Lions at the Throne: Approaching God Without Fear

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Lions at the Throne: Approaching God Without Fear

Approaching God can be a scary proposition for mere mortals. After all, He is depicted as sitting in the sanctuary above, surrounded by a retinue of billions of angels, twenty-four elders, and four living creatures beyond human imagination. In the book of Daniel, He is seen surrounded by millions of angels as He begins the work of the investigative judgment. Yet approaching God is what sinners and saints must do during this time of the finishing of the investigative judgment.

How can we successfully approach the throne of God so that we will be heard and granted all divinely reasonable requests? To answer this question, our confidence must lie in the Bible. There is no room for guesswork.

God’s Invitation

Jesus’ desire has always been, since the fall of man, to interact with human beings. He desires for us to be deeply settled in the idea that God is someone to run to and not someone from whom we should run or hide. He is aware that all things that relate to temporal life, holiness, righteousness, and eternal life must be obtained from Him.

This is why God gives a direct call to all those capable of reasoning. He declares, “Come now, and let us reason together, saith the LORD: though your sins be as scarlet, they shall be as white as snow; though they be red like crimson, they shall be as wool” (Isaiah 1:18).[1] To those who have not yet matured in their reasoning abilities, another call comes: “But Jesus said, Suffer little children, and forbid them not, to come unto me: for of such is the kingdom of heaven” (Matthew 19:14).

No one decides on a whim to journey closer to Jesus. The opportunity and capability we have to approach God come from God himself. We are utterly helpless to respond appropriately to the call of a wooing Savior. Jesus made this plain in His statement, “No man can come to me, except the Father which hath sent me draw him: and I will raise him up at the last day” (John 6:44). The Holy Spirit places a desire for something eternal and lasting in the heart of human beings and, through that same agency, the Father draws all hearts that will yield to the magnetic beam of His love.

God Takes the Initiative

Some thoughtful person may ask, “Why doesn’t God come to us? Why does He stand at a distance and call out to moral weaklings whose core value is enmity against God?” The Bible makes it plain that what looks like the first act in the great battle for the human heart is really the second. God calls out to us because He has already taken the initiative to redeem and restore us.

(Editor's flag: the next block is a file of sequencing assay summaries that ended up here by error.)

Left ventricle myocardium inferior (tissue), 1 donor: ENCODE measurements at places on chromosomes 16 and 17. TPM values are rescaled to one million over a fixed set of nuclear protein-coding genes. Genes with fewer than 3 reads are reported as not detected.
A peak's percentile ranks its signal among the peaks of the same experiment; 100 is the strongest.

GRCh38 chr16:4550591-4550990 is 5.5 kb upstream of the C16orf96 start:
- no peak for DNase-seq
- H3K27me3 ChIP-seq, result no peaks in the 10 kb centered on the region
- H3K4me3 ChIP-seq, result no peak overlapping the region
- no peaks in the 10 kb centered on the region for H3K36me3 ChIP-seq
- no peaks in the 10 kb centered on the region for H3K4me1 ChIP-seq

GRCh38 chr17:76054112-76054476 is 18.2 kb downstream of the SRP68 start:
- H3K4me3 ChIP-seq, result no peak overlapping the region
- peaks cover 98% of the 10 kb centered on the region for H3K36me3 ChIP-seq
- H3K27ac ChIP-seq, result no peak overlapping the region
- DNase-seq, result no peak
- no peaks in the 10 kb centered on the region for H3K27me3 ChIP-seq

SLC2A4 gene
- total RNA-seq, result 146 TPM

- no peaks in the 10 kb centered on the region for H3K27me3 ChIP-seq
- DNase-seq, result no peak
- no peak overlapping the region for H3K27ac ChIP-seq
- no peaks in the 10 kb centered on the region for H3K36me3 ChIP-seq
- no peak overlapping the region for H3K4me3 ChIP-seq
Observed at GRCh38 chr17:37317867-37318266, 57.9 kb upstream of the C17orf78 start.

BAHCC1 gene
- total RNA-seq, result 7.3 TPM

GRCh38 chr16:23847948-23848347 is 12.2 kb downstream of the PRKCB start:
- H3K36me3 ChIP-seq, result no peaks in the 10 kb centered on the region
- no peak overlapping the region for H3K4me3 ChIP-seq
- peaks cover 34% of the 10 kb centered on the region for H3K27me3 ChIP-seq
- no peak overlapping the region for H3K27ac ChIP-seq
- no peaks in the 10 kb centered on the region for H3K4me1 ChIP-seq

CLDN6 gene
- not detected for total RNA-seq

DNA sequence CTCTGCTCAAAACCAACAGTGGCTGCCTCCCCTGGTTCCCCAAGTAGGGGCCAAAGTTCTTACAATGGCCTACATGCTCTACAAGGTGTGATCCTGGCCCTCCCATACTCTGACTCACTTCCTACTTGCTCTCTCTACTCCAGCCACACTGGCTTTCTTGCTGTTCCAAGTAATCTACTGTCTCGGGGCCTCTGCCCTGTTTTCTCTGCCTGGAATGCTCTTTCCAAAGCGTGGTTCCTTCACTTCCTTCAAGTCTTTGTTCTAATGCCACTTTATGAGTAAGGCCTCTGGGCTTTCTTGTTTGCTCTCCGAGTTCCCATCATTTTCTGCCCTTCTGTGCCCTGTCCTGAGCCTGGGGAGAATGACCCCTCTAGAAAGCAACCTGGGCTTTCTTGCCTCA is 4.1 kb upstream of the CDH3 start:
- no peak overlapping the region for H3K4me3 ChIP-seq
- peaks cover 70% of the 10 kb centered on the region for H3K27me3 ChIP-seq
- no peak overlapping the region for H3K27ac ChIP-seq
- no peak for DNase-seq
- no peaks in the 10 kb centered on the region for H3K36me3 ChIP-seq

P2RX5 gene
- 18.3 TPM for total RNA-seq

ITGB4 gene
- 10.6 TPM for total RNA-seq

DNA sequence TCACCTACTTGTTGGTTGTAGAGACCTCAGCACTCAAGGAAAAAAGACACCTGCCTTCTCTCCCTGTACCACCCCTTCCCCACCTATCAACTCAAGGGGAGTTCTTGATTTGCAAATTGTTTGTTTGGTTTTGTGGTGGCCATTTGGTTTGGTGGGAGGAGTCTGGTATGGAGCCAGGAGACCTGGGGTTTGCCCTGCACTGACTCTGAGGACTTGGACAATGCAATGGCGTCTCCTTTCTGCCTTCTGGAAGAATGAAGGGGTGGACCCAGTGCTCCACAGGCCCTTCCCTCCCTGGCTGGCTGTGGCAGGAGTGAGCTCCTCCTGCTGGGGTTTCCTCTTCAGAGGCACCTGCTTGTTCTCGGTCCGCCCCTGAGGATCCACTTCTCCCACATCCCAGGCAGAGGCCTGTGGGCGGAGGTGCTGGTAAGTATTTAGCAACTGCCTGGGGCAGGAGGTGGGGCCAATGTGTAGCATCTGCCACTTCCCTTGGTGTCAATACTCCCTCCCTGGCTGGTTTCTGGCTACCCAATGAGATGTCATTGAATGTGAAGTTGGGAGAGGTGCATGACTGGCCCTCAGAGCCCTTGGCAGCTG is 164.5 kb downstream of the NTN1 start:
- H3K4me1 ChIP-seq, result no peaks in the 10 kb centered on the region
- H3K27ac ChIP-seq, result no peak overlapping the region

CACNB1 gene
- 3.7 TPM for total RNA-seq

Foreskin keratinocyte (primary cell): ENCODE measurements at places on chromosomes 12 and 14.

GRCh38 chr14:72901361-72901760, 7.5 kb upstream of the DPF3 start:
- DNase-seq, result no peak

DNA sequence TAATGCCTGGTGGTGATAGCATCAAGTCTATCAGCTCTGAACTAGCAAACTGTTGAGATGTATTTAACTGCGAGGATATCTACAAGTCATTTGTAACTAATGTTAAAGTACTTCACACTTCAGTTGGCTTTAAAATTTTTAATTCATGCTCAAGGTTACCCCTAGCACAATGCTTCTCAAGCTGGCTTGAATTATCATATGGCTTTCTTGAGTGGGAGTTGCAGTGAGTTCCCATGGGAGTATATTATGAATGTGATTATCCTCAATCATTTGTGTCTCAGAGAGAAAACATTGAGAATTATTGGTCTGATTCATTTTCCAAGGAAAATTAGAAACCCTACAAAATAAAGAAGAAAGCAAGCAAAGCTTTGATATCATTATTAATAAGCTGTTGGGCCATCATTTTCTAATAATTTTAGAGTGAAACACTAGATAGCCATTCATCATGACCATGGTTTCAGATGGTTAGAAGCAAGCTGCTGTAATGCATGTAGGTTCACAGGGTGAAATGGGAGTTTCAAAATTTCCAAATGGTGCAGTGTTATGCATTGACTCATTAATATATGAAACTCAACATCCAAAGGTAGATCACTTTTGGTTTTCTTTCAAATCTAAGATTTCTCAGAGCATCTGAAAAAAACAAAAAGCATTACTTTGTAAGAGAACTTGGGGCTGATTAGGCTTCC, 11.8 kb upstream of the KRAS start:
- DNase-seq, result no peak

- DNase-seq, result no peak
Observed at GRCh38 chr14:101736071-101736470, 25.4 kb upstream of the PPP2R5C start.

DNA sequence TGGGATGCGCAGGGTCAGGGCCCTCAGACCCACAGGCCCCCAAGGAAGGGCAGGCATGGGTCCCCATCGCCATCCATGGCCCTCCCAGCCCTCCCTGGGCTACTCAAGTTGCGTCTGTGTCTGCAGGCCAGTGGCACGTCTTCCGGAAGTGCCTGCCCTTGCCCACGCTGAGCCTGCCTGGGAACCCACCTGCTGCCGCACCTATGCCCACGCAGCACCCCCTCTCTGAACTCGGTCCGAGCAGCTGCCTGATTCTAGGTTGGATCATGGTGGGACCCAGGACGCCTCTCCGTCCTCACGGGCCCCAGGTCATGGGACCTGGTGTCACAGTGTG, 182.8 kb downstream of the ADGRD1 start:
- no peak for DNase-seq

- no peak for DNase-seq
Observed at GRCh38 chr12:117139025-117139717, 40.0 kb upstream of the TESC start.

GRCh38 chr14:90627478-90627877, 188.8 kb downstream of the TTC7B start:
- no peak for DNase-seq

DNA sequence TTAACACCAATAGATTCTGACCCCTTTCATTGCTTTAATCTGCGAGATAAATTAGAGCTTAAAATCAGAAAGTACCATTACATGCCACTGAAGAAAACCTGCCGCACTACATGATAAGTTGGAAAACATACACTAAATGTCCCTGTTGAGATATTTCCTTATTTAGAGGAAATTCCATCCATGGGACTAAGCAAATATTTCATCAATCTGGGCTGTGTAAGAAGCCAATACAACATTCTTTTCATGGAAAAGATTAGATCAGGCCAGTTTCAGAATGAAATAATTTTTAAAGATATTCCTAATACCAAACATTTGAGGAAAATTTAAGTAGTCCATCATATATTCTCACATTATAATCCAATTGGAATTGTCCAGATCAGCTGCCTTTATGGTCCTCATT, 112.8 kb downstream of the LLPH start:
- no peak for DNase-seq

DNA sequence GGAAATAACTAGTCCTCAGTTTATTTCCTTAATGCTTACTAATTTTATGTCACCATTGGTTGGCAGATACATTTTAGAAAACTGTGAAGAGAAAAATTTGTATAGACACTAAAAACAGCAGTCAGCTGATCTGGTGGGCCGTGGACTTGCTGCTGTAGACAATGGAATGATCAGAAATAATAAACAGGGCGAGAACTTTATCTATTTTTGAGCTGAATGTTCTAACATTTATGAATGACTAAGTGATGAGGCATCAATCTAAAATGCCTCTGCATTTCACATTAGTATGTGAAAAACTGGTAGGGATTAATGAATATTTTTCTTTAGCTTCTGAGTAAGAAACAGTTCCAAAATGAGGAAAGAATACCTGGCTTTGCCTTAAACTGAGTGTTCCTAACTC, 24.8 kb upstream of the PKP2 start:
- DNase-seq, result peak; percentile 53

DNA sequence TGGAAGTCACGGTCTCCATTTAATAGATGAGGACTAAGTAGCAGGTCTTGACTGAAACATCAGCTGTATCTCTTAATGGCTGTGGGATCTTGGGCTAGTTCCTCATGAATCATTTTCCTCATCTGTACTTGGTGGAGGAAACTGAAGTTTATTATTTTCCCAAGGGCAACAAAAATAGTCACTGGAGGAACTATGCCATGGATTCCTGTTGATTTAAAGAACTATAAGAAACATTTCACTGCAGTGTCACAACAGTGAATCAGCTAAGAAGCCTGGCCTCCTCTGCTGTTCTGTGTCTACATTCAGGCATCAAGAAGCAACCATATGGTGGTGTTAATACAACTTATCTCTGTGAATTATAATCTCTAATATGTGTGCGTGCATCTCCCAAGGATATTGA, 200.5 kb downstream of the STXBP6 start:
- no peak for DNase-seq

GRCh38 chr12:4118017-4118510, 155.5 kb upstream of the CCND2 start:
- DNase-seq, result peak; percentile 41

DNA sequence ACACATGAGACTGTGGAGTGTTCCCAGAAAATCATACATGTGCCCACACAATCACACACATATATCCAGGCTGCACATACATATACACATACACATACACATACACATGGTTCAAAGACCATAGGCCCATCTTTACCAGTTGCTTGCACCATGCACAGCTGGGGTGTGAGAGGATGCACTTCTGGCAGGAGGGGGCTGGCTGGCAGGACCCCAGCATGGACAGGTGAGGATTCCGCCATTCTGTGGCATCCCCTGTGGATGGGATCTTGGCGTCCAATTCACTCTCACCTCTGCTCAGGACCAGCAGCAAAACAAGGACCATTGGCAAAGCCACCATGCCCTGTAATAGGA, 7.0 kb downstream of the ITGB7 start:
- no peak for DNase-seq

The Apostle John clears this up by saying, “We love him, because he first loved us” (1 John 4:19). John plainly reports that God was the one who made the first move in this relationship. He made himself vulnerable so that we could have ample opportunity to respond to divine love.

That vulnerability was expressed in a promise to sacrifice Himself on Calvary—a promise made before earth even existed (see Revelation 13:8). When the time came for Him to make good on His promise, Jesus chose you and me instead of Himself, even though that choice went against His human desires. The Bible clarifies, “But God commendeth [demonstrates or gives proof of] his love toward us, in that, while we were yet sinners, Christ died for us” (Romans 5:8). The cross was a demonstration. There God proved that He is faithful; He keeps His word. There He demonstrated the bottomless pit of love that existed in His heart until the time came for its expression in a visible way. This is why we should not be afraid to approach God.

The Bible’s Method of Approaching God

How shall we approach God? Many people offer varying semi-correct opinions on this point. It seems that the answer is a foregone conclusion and that to dwell on the manner of approaching God is a redundant exercise. However, could it be that we do not have a clear conception of how to approach God with confidence—a conception gained from a study of the Scriptures? Does confidently approaching the throne of God, where He is now engaged in the work of the investigative judgment, mean that we should command God to bless us in the needed way? Some have in practice come to this conclusion.

The Scripture is clear that there are some prerequisites to approaching the throne of God confidently:

  • One must approach God’s spiritual “throne of grace” while making Him the primary authority in the life (Luke 14:26, Matthew 10:37).
  • One must approach God’s throne with determination to believe Him (James 1:6, 7).
  • One must approach God’s throne with a belief in His good nature (Hebrews 11:6).
  • One must approach God’s throne with a belief that He rewards those who seek for Him (Hebrews 11:6).